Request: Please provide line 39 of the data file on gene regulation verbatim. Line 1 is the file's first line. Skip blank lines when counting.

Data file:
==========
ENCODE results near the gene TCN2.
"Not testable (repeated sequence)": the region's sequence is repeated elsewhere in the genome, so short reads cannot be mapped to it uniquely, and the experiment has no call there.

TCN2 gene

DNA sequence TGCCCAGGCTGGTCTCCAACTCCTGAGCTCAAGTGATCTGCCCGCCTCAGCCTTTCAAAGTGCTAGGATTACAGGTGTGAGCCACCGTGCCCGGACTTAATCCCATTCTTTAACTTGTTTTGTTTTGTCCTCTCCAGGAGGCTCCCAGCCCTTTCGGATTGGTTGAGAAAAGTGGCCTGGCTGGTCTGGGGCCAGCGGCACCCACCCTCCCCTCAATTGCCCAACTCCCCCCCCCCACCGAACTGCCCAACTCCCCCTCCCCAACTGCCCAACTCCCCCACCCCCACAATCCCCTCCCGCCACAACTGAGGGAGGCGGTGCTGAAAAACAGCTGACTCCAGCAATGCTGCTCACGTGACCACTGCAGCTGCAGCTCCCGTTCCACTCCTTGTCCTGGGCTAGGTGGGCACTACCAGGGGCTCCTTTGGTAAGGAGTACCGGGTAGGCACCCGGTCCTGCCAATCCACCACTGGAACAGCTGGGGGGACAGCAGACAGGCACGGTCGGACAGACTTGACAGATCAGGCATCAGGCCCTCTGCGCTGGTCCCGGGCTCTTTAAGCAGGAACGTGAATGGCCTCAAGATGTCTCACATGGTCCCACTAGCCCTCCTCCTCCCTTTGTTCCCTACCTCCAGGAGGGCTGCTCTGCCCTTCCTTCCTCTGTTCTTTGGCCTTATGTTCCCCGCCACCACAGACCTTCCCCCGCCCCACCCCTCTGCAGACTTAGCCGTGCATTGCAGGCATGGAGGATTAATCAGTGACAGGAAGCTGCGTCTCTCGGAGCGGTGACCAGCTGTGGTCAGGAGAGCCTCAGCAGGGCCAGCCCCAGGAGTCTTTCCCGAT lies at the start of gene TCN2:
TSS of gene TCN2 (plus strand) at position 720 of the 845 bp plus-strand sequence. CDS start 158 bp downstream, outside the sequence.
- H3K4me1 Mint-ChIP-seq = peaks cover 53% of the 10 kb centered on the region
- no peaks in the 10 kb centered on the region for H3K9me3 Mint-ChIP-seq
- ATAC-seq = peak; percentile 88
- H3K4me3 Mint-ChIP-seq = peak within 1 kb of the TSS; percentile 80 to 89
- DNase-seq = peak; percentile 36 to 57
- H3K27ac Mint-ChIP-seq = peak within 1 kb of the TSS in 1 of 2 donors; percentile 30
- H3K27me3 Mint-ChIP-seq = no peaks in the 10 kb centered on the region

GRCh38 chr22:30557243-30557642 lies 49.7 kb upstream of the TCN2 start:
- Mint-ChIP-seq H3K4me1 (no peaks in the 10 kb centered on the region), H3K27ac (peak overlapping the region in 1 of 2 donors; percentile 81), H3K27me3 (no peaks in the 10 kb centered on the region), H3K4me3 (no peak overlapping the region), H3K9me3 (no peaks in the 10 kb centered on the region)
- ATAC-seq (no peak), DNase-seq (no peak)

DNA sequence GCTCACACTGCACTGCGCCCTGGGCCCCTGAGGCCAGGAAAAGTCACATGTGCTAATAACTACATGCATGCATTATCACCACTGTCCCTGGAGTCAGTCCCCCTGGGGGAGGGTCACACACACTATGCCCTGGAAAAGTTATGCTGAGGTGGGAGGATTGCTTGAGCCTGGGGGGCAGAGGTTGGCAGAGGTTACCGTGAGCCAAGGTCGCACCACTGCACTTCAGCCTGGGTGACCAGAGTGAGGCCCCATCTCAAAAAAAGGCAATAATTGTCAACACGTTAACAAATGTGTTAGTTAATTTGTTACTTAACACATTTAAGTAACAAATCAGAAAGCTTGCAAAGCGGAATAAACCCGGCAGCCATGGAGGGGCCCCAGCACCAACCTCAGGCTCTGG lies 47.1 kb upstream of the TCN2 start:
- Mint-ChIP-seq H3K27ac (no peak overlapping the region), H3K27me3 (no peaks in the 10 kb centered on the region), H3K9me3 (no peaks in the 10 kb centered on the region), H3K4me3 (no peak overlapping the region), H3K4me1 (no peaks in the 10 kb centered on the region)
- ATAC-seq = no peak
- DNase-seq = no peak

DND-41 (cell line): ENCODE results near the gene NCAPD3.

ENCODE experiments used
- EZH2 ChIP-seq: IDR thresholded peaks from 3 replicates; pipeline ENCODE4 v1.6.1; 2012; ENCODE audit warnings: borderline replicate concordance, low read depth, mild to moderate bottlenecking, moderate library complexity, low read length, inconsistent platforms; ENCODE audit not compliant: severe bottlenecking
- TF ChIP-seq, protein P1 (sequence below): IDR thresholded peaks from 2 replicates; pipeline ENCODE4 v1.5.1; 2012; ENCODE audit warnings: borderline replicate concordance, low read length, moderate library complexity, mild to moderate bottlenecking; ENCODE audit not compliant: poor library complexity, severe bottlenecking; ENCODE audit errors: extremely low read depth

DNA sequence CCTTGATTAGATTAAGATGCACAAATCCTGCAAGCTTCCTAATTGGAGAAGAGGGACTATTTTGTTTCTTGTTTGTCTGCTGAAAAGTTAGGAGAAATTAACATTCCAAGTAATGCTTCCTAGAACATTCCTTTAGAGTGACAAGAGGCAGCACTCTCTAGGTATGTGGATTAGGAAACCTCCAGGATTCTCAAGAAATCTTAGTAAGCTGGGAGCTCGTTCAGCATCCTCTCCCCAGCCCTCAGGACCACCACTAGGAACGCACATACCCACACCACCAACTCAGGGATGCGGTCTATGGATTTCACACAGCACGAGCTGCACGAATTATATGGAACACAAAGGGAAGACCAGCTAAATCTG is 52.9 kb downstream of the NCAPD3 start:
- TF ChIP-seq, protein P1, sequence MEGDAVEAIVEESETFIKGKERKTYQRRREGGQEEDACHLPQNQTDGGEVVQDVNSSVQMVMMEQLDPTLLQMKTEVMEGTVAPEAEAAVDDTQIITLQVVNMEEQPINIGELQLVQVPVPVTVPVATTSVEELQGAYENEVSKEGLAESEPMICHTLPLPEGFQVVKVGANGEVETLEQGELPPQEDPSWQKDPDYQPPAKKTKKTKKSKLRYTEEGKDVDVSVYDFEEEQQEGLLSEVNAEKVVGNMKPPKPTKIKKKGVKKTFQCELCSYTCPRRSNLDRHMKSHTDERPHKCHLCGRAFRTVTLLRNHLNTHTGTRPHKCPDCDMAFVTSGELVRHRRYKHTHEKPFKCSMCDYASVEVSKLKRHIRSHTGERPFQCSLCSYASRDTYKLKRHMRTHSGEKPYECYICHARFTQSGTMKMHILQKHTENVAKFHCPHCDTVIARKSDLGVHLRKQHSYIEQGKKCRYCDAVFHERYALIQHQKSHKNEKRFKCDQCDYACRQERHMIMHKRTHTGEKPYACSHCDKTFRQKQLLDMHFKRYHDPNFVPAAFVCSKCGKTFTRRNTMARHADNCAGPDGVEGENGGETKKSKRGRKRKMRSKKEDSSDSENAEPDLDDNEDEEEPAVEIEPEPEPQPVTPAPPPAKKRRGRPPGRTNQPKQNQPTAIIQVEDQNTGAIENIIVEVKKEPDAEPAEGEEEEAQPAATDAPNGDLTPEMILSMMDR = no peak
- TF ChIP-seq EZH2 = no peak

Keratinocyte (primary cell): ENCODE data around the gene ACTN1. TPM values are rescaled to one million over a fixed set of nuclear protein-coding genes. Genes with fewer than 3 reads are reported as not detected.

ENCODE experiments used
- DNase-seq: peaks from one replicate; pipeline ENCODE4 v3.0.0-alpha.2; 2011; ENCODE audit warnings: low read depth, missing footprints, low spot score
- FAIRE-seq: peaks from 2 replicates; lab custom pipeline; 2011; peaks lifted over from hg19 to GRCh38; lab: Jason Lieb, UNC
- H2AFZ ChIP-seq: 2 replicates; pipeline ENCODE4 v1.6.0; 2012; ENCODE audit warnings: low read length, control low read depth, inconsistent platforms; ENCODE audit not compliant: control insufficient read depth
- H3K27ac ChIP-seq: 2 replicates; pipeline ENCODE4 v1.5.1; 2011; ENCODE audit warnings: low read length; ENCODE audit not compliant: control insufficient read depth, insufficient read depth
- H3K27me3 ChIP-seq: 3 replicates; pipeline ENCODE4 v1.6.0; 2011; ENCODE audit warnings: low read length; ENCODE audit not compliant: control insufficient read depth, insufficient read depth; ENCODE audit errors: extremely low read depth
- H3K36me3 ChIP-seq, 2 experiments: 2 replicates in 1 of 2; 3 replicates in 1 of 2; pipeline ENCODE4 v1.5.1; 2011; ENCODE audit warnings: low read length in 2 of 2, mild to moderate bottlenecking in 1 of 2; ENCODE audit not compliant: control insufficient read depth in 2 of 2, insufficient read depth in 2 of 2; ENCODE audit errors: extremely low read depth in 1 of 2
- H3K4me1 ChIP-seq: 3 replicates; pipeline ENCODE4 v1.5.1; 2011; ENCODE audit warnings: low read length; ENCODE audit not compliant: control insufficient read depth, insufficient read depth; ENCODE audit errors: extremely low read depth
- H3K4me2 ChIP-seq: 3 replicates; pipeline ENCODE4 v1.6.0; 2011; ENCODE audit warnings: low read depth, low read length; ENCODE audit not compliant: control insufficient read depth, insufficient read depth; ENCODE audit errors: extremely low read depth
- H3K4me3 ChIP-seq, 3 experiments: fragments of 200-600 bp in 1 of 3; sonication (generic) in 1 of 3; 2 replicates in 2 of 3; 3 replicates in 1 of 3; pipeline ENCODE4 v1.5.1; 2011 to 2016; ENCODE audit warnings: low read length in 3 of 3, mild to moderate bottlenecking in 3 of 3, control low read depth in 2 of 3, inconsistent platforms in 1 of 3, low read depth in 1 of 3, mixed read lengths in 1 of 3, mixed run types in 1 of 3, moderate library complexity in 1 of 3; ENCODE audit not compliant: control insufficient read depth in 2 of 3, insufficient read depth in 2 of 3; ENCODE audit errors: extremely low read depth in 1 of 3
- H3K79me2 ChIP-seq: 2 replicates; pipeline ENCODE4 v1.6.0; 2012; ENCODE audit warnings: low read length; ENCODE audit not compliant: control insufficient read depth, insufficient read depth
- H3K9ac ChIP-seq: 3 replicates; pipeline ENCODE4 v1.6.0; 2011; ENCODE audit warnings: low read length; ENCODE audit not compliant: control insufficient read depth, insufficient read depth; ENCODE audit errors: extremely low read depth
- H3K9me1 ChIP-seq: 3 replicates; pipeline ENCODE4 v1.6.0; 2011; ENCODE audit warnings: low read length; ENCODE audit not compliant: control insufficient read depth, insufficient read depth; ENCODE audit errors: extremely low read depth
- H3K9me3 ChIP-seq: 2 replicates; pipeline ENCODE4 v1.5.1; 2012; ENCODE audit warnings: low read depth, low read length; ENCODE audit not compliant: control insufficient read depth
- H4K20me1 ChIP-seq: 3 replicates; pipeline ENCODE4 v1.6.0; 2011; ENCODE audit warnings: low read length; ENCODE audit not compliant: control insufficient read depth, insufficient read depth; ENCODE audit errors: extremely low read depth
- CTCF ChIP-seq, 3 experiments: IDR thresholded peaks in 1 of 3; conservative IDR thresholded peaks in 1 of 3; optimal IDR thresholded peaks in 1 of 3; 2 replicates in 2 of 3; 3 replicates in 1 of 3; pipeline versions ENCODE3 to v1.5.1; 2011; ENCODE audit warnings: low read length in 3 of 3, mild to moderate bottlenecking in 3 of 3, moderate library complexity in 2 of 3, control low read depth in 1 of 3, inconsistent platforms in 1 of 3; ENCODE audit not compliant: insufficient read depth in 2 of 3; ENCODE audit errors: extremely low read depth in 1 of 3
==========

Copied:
- H3K9ac ChIP-seq: 3 replicates; pipeline ENCODE4 v1.6.0; 2011; ENCODE audit warnings: low read length; ENCODE audit not compliant: control insufficient read depth, insufficient read depth; ENCODE audit errors: extremely low read depth